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Why Grammar Matters

December 8, 2010

First impressions matter; period, no questions, ifs, ands or buts about this fact. Which means that when approaching any professional in the music industry be they from a record label, booking agency, publicist, sound technician or even roadie you must do so correctly. The worst mistake you can make is to send anyone a facebook message or worse yet a post on their page without having met them and put something similar to this:

“hey man my name is guy and I am in this awesome band called Band X. we play realy great music and think that you should give us a listen and see if you want to be our manager(or publicist, producer, booking agent etc.). tell us what you think of the music and if you want to work for us, also sweetpicture of you at that show, rock on J.”(This example is not that far from many messages that I have personally received and have seen lots of other industry profesionals receive similar.)

Almost all industry professionals will either have a website or some other website such as a wordpress, facebook fan page, or even twitter where you can get contact information such as e-mail address or a phone number where they may not answer but you can at leave a message. If you can’t find any contact information, which is highly unlikely and rare unless they work in a part of the industry that does not deal directly with artists such as song placement in T.V. and Movies, then send them a private message along the following lines:

“Hello my name is Guy and I play drums in Band X, we are from Nova Scotia and have been together for three years now playing hard rock and have an upcoming release. We were wondering if you could assist with our tour to promote the album by (doing whatever it is they may do), I could not find your e-mail address so I hope this does not come across as rude or unprofessional. I can be contacted at or 555-978-5431, thanks for your time and consideration, Sincerely, Guy.”

The important things here are

  • A. You explained who you are so they immediately know who they are dealing with.
  • B. No grammar mistakes, this can make a huge difference as to how seriously anyone will take you and how hard they feel you will work towards making your band successful.
  • C. You gave your contact information so that now they can get back to you in the manner they prefer, there are plenty of professionals who have no problems communicating through Facebook but there are also lots who only want to communicate through e-mail or phone.
  • D. You included your band website or myspace, never make someone search for your band, the more work a person has to do to find your band be they a fan or someone you want to work with the less they will like you.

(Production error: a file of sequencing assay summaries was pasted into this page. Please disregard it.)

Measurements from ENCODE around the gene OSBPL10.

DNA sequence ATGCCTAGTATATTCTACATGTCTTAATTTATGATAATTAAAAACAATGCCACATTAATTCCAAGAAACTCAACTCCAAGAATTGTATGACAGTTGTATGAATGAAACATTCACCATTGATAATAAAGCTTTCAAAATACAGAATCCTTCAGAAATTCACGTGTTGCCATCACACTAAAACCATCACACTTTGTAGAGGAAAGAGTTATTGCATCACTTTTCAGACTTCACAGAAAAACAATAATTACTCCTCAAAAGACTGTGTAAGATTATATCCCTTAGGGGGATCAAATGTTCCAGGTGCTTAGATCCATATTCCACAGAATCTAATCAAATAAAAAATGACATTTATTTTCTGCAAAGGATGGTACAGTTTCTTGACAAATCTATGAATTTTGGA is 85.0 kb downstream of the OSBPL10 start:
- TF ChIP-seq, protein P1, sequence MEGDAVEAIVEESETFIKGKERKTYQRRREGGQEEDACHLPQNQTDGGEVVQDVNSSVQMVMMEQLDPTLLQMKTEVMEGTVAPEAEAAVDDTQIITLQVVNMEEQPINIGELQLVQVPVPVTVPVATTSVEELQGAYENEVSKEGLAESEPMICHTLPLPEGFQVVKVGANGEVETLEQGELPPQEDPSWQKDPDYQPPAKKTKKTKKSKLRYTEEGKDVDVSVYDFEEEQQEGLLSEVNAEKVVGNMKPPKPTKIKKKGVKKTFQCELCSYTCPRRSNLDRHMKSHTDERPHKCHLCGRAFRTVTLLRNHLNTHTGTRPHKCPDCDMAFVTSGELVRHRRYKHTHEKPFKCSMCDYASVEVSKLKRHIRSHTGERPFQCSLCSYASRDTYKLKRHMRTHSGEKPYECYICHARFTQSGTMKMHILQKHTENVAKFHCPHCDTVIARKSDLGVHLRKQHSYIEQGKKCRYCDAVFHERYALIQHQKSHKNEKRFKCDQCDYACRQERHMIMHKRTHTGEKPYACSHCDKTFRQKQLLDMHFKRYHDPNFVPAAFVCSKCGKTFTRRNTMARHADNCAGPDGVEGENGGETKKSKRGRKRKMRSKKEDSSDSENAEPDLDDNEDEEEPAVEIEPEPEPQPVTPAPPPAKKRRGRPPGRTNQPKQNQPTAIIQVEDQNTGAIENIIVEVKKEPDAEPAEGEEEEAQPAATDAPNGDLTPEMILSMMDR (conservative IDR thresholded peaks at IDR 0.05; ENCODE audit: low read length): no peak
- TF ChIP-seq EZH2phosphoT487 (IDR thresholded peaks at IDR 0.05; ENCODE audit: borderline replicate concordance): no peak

When contacting anyone make sure to give as much information in as little space as possible this means a very short bio such as above, your band website, contact information, and you expectations or needs this helps speed things up and makes for good impressions.

Other important things to do before contacting someone are to research who they are, make sure that they are not only the right professional and have worked in your field and genre of music but that they also have a good reputation. Contacting someone who works exclusively with blues musicians when you perform indie pop is not a good idea, it makes you look like a new and unprofessional band who does not know much about the industry and they may even take advantage of you for it. Realize that your band is a business and that every action should take thought and is ultimately an investment of some kind. The people you work with need to be people you want to work with and who will ultimately help make your band potentially your main means or income and a full time job. However if you contact these people and immediately get on their wrong side they will not want to assist with that goal and it could seriously hurt your band.

Make sure you contact the right person, don’t go to a record label or management company and immediately try to get the owner or boss if they have other people who deal directly with artists. Many labels will have some sort of A&R person or screening and the same goes for most companies where they will use a specific e-mail address or phone number for people who are not clients yet. Trying to immediately talk to the biggest person in a company comes across as being rude and self centered, everyone in that company will then think of you as someone who considers themselves too big and good for an employee at their level. If uncertain who to contact simply state that and chances are they will gladly forward along to where you need to be.

In the end as long as you act professional and courteous with a clear and level head people will react friendlier to you as well as being more likely or enthusiastic to work with you. Your band can act like a bunch or reckless superstars that they want to be but only once you reach the level where you can make people enough cash they will tolerate this. Before then suck it up and act appropriately.


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